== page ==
Psychology of Giving Up Junk Food
Mark’s Daily Apple
by Mark Sisson: Is
'8 Uninterrupted Hours a Night' Flawed Conventional Wisdom?
the biggest thing that makes some people hesitate in going
Primal. Sure, they appreciate the logic and sensibility of the
Blueprint lifestyle. They value the chance to improve their health
and effectively lose weight. They love the idea of having more energy.
They salivate over the prospect of bacon. But then comes the proverbial
wrench in the plan. “What
about bread?” they ask. (Sometimes it’s diet soda, pasta, pancakes,
pizza, Skittles, etc.; I’ve heard it all.) Against all powers of
wisdom, self-interest, and rationality, how is it these isolated,
deeply entrenched cravings hold such sway over our lifestyles –
and diet decisions? Is a baguette really so enticing that it determines
a person’s willingness to live a healthier, more vigorous existence?
Is the de-grained life really not worth living?
It’s a common
refrain I hear: “Oh, I’d love to go Primal, but I just couldn’t
give up my breakfast cereal.” Okay. It’s got me thinking lately:
what is it about the psychological power of (non-Primal)
“The Best Thing I Ever Ate” (usually featuring the typical junk
food categories)? Of course, the guests play it up for the camera,
but the expression behind some of their descriptions parallel that
Harry Met Sally scene. Really? This level of enthusiasm
for a hamburger? (I won’t say it.) Even a few of the most diehard
PB converts I know still hold the torch for some pre-Primal item.
Some people get attached, I guess.
are the obvious factors that apply to most people’s favorites: the
ubiquity of these foods, the subsequent convenience, the cheap price
(e.g. Pizza Hut’s “Feast for Five” bucks – feast being their word).
For some of us, these favorite foods (past or present) are part
and parcel of our social landscape or our work environs. Then there
are the more complex influences: ethnic, family or community traditions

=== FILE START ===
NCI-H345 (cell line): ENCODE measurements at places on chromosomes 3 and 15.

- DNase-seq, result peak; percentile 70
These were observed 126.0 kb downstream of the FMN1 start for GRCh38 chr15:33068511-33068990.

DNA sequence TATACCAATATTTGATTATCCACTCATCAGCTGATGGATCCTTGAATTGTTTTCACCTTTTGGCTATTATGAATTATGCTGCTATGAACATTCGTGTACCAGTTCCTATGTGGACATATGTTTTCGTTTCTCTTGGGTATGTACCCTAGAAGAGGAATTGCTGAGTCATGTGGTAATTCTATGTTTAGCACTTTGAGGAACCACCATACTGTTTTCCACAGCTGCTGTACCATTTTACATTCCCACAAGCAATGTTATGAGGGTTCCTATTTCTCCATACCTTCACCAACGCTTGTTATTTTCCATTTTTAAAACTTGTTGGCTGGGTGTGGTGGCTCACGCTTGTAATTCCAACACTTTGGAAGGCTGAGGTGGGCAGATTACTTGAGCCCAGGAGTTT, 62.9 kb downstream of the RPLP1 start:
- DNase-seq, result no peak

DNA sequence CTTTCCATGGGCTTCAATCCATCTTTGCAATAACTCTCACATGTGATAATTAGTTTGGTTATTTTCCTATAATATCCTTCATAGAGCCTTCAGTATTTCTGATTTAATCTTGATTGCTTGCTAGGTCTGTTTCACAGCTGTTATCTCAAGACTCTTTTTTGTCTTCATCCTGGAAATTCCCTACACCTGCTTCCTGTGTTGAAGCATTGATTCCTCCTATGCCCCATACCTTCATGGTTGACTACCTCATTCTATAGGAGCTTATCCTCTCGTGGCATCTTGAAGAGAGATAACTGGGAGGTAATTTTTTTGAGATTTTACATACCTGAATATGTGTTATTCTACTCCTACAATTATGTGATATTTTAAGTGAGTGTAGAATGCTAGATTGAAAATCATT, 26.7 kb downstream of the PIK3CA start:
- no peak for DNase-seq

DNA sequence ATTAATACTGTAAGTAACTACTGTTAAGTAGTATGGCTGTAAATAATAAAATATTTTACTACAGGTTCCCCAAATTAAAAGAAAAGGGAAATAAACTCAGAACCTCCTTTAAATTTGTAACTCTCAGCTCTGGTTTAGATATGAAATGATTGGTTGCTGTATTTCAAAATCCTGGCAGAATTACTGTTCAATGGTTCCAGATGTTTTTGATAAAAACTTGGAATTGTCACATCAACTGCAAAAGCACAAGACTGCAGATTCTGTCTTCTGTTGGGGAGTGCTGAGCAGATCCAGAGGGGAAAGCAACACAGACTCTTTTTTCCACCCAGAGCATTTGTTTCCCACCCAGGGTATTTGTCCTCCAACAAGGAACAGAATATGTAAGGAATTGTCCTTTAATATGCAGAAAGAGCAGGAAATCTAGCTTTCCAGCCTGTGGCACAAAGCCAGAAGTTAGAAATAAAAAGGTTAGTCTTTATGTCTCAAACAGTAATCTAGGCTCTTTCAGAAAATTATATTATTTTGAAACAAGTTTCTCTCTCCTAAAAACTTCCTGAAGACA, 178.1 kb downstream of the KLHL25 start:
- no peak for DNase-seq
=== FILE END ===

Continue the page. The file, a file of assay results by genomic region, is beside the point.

right down to low and lowly marketing forces. Finally, there’s taste.
Although, as I’ve said before, most people find these foods all
taste the same once they give their taste buds a chance to recover
on a Primal diet of naturally-occurring foods.
So, why are
some things easier to give up than others? If you told most people
tomorrow that the key to good health involved forgoing asparagus,
I can’t imagine most folks would consider it a major impediment
to their success. Why isn’t giving up bread, diet soda or cereal
the same? How does it involve more than a simple switch
of intention? Why does giving up a single favorite food feel like
serious deprivation for so many people?
It’s true that
our tastes are established earlier than we ever thought. Experts
have found that a
mother’s diet during pregnancy already begin to habituate a baby’s
taste. Researchers believe this happens because the habituation
early on helps teach children which tastes are “safe.” If the mother
has survived eating foods with these flavors, they will, too. If
you come from a family in which people routinely ate a lot of pasta,
you likely developed the taste for it earlier than you can remember.
We also develop
deep-seated emotional associations with certain foods
through early and/or recurring memories surrounding them. On a timely
traditions tend to play into these associations in a big way.
Any meaningful experience can create these connections, however.
Was there a special dish you always made with a parent or grandparent?
Did your extended family all go to the same pizzeria at every visit?
Do you and your spouse have a routine from early in your relationship
that influences how you enjoy time together today?
can play out in unconscious ways, eliciting cravings
or overshadowing your efforts to develop a taste for healthier,
Primal fare. If you’re still carrying the torch for old favorites,
it can be harder to fully enjoy newer
there are the temptations of the present. Experts say mental
imagery – that which we conjure ourselves and that which we’re presented
with (in ads, etc.) – plays
a sizeable role in our cravings. Have you ever found yourself
victim to an ad’s suggestion? Even if you normally wouldn’t touch
a particular food, those marketing folks have a fantastic way of
making it look good.
the rest of the article
February 26, 2011
© 2011 Mark's Daily Apple
Best of Mark Sisson